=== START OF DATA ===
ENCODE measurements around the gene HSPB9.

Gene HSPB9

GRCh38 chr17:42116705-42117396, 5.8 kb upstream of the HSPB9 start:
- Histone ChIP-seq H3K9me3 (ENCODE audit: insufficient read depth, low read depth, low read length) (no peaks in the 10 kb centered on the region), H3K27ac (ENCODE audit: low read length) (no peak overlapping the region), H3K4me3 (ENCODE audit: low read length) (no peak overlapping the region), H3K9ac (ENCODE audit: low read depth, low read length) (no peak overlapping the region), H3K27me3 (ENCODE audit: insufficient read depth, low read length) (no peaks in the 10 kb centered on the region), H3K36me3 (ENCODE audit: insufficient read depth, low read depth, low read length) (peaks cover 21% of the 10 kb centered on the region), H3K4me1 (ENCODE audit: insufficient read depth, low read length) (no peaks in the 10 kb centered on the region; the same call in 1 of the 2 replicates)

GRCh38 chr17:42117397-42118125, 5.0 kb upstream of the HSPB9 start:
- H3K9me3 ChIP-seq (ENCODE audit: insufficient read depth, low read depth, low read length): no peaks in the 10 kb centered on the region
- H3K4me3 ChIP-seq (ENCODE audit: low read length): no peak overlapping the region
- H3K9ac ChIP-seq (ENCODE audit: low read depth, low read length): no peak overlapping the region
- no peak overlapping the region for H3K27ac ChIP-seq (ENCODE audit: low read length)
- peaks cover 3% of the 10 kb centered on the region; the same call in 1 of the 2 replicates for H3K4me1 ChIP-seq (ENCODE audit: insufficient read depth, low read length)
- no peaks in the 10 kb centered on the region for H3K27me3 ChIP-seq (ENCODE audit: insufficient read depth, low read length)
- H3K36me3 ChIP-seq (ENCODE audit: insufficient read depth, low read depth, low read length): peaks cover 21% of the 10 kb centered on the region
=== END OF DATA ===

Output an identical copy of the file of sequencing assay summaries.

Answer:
ENCODE measurements around the gene HSPB9.

Gene HSPB9

GRCh38 chr17:42116705-42117396, 5.8 kb upstream of the HSPB9 start:
- Histone ChIP-seq H3K9me3 (ENCODE audit: insufficient read depth, low read depth, low read length) (no peaks in the 10 kb centered on the region), H3K27ac (ENCODE audit: low read length) (no peak overlapping the region), H3K4me3 (ENCODE audit: low read length) (no peak overlapping the region), H3K9ac (ENCODE audit: low read depth, low read length) (no peak overlapping the region), H3K27me3 (ENCODE audit: insufficient read depth, low read length) (no peaks in the 10 kb centered on the region), H3K36me3 (ENCODE audit: insufficient read depth, low read depth, low read length) (peaks cover 21% of the 10 kb centered on the region), H3K4me1 (ENCODE audit: insufficient read depth, low read length) (no peaks in the 10 kb centered on the region; the same call in 1 of the 2 replicates)

GRCh38 chr17:42117397-42118125, 5.0 kb upstream of the HSPB9 start:
- H3K9me3 ChIP-seq (ENCODE audit: insufficient read depth, low read depth, low read length): no peaks in the 10 kb centered on the region
- H3K4me3 ChIP-seq (ENCODE audit: low read length): no peak overlapping the region
- H3K9ac ChIP-seq (ENCODE audit: low read depth, low read length): no peak overlapping the region
- no peak overlapping the region for H3K27ac ChIP-seq (ENCODE audit: low read length)
- peaks cover 3% of the 10 kb centered on the region; the same call in 1 of the 2 replicates for H3K4me1 ChIP-seq (ENCODE audit: insufficient read depth, low read length)
- no peaks in the 10 kb centered on the region for H3K27me3 ChIP-seq (ENCODE audit: insufficient read depth, low read length)
- H3K36me3 ChIP-seq (ENCODE audit: insufficient read depth, low read depth, low read length): peaks cover 21% of the 10 kb centered on the region